AN IMBALANCED THREE-LEGGED STOOL

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GAVEL GAMUT

By Jim Redwine

Week of 08 October 2018

AN IMBALANCED THREE-LEGGED STOOL

Why are so many people on all sides so angry about the United States Supreme Court life-time appointment? The answer may be in the question: it is an appointment and it is for life.

The true genius of the Founding Fathers was they understood power corrupts and since human beings constantly seek power it must be diffused into three branches of government. What they did not anticipate was that the Supreme Court, the Judicial Branch, would slyly usurp the power of the Executive and Legislative branches, starting with Chief Justice John Marshall and the case of Marbury versus Madison in 1803 in which the Supreme Court declared it had the power to review and invalidate or validate decisions of the other Branches.

This power of review established an inequality among the three Branches that has grown to a crisis. Where the Judicial leg of the stool has neither power of the purse nor the gun, this power of review protrudes causing an imbalance. This is exacerbated by the appointment of the justices and the manner in which the appointments are made. They are appointed for life by one person, the President, with the “advice and consent” of the Senate, i.e., one hundred more people.

Whereas the public has the right to vote for the President and each member of Congress, the public is shut out of choosing the extraordinarily powerful people in the Judicial Branch. This causes great concern for contesting groups when such personal issues as health care, police powers, control of one’s body, and distribution of tax monies may work their way from the legislative and executive bodies to the courts. For it is more true today than ever that as the visiting French philosopher and tourist Alexis de Tocqueville declared in 1835: in America, eventually every political question becomes a judicial one.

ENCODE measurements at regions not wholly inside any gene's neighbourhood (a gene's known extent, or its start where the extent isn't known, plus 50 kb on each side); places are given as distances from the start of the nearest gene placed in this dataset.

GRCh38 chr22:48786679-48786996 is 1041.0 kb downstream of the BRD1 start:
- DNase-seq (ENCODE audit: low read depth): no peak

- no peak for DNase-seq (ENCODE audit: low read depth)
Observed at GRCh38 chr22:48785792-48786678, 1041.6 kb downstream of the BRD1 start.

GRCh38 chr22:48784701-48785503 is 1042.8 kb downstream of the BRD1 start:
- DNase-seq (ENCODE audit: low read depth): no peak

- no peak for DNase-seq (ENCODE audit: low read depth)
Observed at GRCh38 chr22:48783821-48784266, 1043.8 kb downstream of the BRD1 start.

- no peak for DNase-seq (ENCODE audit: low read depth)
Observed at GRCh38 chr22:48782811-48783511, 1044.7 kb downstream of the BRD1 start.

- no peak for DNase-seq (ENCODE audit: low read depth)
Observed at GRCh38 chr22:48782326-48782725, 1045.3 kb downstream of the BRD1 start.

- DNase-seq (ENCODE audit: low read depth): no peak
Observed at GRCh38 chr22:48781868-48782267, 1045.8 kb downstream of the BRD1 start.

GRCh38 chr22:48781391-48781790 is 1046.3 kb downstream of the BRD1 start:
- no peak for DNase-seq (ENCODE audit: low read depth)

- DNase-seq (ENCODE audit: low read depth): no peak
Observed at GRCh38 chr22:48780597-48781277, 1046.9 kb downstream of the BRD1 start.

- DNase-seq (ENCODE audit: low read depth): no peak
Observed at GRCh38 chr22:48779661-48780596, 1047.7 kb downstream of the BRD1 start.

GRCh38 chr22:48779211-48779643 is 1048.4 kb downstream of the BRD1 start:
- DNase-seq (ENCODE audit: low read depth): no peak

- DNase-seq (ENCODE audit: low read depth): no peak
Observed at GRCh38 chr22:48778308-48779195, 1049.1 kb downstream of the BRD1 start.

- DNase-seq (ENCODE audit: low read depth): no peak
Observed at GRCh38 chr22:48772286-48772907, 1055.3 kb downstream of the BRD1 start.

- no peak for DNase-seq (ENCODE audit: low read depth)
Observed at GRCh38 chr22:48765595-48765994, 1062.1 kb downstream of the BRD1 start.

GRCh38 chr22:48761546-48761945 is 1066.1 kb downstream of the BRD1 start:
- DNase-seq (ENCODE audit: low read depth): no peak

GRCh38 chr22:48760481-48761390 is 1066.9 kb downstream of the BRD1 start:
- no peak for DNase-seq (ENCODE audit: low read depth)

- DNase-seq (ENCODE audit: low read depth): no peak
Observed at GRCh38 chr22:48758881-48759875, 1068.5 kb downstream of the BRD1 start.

With the President, every four years we can make a change. With members of the House of Representatives, every two years the entire House can be changed and with the Senate, if we wish, in six years we can choose someone else. That is the crux of why people are so desperate to influence the choice of a Supreme Court Justice, i.e., it is not a choice made by them and it is for life.

It seems to me a rational solution is to change how we select our federal judges. Of course, I think all judges at all levels should be elected in a modified non-partisan election, but today we are just addressing the federal food fight that embarrasses and endangers us all. I suggest we put any future Supreme Court replacement on the ballot and limit their term. Of course, this will require amending the Constitution, but the Constitution has been amended many times before. Power to the People, not the politicians, is worth considering and worth the trouble it will take to make the change. 

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